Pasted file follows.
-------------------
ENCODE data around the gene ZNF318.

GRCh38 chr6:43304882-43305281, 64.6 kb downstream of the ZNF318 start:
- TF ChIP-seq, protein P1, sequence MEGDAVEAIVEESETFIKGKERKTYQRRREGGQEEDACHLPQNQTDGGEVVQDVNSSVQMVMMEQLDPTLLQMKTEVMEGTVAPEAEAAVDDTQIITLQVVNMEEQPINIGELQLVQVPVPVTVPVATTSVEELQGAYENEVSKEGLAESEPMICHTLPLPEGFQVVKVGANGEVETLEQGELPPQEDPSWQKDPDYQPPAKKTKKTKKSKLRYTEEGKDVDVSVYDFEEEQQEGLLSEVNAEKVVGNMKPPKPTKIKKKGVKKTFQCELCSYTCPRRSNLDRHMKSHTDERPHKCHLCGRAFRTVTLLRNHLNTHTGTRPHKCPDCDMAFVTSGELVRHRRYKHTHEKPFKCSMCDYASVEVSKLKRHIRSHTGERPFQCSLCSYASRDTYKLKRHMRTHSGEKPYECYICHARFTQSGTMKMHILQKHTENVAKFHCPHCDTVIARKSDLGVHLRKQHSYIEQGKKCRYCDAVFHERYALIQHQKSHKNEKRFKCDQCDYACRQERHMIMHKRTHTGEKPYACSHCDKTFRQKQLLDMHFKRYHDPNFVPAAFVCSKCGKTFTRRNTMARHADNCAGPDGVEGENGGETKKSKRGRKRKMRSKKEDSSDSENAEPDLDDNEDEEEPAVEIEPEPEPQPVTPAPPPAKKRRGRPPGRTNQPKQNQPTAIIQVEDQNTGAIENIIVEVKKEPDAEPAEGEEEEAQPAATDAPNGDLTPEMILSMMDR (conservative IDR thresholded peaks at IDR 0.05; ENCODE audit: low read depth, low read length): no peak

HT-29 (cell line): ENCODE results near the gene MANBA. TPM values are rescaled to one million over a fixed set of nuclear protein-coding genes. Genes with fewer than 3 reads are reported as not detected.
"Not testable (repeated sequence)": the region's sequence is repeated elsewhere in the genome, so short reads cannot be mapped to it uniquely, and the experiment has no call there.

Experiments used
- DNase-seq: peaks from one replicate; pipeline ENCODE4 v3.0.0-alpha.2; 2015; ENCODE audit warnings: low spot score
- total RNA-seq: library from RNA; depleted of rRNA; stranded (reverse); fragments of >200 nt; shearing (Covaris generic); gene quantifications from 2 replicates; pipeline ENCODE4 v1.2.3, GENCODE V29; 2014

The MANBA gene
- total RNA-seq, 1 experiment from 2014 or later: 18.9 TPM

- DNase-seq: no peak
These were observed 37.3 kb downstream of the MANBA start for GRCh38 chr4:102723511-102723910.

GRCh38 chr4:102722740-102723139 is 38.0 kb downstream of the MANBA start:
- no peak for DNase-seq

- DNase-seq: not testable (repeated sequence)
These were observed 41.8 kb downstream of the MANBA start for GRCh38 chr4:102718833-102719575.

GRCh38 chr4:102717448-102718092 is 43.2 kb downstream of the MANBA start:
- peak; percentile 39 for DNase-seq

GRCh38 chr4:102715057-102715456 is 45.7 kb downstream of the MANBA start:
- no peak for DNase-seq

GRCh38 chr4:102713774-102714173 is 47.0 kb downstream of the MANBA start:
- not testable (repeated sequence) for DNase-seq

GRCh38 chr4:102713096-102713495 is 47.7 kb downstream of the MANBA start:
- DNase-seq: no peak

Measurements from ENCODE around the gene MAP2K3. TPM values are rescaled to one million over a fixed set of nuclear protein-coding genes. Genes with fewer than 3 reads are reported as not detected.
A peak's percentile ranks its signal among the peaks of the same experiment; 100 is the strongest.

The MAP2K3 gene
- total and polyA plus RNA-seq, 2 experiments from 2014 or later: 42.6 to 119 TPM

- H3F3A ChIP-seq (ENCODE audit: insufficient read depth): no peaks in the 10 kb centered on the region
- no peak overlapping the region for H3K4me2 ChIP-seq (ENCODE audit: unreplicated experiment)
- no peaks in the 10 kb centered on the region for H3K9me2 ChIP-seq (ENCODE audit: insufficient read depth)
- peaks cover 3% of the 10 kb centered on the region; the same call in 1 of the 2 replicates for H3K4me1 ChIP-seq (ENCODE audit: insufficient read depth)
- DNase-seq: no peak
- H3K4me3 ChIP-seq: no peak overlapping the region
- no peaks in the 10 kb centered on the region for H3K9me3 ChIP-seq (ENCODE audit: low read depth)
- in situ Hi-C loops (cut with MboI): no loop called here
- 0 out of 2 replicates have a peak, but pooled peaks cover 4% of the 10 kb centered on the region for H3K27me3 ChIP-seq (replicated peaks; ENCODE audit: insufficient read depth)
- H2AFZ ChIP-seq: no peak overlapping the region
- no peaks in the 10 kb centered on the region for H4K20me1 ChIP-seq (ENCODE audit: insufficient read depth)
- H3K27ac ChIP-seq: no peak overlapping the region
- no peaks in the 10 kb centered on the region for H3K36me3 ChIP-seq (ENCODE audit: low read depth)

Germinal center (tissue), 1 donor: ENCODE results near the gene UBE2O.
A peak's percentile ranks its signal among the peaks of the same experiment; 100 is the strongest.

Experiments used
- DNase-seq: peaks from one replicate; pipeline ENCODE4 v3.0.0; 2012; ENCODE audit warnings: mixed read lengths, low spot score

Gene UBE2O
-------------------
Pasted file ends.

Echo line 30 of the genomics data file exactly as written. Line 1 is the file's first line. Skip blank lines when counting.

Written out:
- no peak overlapping the region for H3K4me2 ChIP-seq (ENCODE audit: unreplicated experiment)